For much of early the 2000’s, the focus of online poker rooms was about how they could attract the most Americans possible to play at their room. After all, it seemed that a good number of US residents were poker fanatics who were ready and willing to spend money on the game as frequently as possible. But when the UIGEA act was signed into effect in 2006, many of these rooms were at a loss for what to do.
Fortunately for the poker industry, many Americans have come back to the game but the focus isn’t on them as much anymore. That’s because online poker is rising rapidly in many European countries – especially among the younger people. A survey run by JupiterResearch discovered that the number of poker players between the ages of 18-24 has gone up by a ridiculous amount.
For example, Germany saw its total poker playing population in the 18-24 year-old demographic go from 17% to 41% in just one year! Sweden saw a somewhat big increase too since its number of 18-24 year-old players went from 18% to 25%. Poland and Hungary didn’t see its younger poker playing population increase that much but it’s tough to do when you’ve already got over 60% of your players being in the 18-24 year-old range.
Females are increasingly responsible for this poker surge in Europe too since places like Spain and Italy have seen huge hikes in female players. In fact, Spain sees almost a 50/50 split since 44% of its poker player population consists of women and this is up from 16% in 2007. Italy only had an 18% female online poker playing population but this number has bolted up to 34%. Norway, Finland, and Sweden also have a big female poker player base too.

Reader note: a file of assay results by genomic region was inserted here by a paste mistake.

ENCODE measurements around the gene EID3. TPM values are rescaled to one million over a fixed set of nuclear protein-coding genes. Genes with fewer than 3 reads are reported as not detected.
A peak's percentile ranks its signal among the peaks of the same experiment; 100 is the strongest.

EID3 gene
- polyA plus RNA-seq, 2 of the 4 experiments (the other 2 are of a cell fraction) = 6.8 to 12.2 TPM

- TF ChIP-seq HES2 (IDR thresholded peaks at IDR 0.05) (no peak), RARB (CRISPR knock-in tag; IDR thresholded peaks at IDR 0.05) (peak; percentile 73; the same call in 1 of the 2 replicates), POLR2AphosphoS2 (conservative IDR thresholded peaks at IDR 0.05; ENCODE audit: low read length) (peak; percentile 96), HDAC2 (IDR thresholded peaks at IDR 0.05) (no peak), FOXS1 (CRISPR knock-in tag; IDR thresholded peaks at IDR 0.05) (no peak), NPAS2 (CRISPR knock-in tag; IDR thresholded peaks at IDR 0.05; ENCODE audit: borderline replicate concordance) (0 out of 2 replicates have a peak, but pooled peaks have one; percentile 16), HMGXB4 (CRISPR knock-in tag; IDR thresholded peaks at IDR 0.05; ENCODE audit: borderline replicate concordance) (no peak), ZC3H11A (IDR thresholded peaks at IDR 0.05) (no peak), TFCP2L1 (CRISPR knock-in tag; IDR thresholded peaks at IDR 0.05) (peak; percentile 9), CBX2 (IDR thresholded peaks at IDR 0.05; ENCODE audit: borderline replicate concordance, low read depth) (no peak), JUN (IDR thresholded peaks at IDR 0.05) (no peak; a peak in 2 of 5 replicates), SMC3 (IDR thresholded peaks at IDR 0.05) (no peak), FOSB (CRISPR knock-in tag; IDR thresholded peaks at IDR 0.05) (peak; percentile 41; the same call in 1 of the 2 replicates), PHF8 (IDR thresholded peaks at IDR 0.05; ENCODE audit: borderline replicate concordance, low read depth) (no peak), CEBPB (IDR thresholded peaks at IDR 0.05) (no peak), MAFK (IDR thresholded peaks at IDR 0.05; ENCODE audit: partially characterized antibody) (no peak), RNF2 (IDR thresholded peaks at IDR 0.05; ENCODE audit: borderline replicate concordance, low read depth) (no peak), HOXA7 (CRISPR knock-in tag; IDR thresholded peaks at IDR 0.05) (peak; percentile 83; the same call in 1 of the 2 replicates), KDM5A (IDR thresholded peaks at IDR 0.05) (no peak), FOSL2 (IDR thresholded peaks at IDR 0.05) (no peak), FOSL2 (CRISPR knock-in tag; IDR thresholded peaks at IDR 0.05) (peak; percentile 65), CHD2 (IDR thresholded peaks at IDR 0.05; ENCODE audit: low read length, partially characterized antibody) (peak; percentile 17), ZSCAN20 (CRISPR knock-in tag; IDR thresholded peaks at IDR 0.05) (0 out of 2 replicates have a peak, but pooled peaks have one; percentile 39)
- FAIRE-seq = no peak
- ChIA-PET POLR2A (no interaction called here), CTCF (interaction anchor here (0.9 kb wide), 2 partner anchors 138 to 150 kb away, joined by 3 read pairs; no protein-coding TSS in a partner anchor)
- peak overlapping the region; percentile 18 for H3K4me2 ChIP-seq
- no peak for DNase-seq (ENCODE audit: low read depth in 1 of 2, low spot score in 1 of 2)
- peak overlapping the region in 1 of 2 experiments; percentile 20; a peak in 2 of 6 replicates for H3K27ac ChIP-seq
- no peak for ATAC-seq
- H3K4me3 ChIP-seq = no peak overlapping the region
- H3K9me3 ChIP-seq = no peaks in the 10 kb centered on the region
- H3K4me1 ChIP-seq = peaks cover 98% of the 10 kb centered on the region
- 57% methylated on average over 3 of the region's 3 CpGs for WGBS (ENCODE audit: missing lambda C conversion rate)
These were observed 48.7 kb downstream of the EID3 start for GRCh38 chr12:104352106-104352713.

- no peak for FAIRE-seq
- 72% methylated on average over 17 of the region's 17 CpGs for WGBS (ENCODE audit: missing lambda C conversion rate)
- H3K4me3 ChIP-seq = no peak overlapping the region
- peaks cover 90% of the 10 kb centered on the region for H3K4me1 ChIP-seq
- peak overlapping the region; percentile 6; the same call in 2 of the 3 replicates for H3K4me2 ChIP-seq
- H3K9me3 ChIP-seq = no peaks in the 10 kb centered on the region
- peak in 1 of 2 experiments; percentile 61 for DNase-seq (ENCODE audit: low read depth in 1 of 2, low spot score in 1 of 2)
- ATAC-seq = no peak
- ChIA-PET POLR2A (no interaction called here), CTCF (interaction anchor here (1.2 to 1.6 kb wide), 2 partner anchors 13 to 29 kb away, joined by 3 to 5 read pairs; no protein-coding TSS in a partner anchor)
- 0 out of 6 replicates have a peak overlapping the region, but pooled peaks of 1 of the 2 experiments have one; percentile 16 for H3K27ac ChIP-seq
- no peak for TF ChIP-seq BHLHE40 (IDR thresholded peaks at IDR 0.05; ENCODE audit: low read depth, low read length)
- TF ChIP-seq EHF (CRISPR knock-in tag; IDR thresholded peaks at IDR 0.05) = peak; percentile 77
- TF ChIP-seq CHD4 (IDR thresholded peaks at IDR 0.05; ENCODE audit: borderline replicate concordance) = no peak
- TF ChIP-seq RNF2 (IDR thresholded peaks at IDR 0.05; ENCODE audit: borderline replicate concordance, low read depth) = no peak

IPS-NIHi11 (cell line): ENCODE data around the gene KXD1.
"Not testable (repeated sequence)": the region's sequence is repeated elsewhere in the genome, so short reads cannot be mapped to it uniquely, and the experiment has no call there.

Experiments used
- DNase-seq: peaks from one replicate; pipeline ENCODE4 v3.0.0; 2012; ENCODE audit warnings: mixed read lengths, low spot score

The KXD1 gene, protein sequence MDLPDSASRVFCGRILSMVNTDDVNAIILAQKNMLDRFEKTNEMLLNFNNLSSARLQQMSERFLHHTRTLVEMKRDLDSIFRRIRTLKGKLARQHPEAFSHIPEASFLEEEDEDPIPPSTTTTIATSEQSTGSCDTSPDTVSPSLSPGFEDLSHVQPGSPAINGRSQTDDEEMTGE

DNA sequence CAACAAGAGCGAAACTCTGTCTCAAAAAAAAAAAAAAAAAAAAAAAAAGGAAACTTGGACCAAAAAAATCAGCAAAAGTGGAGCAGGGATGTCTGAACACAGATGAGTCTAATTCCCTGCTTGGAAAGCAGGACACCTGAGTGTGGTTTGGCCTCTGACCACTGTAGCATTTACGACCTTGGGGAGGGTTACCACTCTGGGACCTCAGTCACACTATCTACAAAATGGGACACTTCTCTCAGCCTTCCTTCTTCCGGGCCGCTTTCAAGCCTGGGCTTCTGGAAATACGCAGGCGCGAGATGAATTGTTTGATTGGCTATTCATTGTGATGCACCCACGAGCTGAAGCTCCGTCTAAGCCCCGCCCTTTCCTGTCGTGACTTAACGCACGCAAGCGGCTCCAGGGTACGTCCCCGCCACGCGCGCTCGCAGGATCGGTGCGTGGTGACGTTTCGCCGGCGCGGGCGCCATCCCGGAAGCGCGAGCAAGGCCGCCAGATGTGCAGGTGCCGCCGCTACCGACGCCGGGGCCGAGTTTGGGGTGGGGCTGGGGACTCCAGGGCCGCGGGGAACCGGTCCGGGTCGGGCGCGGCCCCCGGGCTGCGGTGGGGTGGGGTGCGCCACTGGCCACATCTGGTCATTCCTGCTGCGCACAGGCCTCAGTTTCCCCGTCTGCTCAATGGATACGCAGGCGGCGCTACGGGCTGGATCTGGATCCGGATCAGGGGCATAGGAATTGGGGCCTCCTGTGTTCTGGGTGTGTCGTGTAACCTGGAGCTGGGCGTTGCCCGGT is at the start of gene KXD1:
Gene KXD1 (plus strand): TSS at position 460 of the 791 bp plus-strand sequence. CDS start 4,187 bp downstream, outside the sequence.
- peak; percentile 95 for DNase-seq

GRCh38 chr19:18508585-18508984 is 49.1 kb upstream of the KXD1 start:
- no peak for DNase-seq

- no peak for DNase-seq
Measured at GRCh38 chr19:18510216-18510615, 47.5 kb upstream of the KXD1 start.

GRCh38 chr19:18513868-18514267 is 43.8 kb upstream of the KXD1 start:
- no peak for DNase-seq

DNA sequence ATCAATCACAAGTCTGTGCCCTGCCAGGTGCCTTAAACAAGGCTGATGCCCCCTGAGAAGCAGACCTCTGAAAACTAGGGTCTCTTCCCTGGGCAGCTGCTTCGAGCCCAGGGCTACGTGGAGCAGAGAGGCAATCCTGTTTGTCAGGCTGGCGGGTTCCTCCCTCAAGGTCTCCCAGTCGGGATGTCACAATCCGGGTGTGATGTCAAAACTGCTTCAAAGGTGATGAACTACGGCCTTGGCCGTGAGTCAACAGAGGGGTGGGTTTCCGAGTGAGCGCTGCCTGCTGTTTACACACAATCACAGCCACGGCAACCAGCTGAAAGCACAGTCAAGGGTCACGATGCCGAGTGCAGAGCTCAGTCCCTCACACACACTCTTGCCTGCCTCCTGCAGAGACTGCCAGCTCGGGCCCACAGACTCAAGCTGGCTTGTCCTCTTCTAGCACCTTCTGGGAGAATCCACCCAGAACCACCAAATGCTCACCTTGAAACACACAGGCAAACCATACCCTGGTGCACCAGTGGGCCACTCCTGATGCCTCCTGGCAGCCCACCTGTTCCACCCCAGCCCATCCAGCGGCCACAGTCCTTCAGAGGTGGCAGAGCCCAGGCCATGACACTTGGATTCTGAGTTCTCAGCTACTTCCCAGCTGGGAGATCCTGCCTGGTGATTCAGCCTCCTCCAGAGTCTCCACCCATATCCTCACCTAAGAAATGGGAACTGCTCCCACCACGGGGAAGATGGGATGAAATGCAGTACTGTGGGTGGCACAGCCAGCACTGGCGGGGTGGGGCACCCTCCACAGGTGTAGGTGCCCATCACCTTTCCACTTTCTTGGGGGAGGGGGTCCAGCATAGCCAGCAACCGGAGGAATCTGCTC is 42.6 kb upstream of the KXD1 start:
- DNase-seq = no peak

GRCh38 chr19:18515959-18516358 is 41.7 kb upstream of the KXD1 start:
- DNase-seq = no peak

With how much many of the demographics and numbers have changed in just one year, it’s tough to imagine where the limits for poker are in Europe. Hopefully the game keeps growing throughout the continent as more and more people take up poker.
It is true, that poker is growing in germany, but all players are located in a gray area. Online Poker is not legal in most of the europe countries. Therefore the poker-boom could be stopped quickly if the politicians decide to chase the online-poker players. The case in Kentucky is a nice example what politicians can do.
I really hope that the Kentucky thing will be an isolated deal since the Governor used the promotion of Kentucky’s in-state gambling as part of his election platform. However, it’s definitely likely that more states could be following Kentucky’s footsteps in this matter.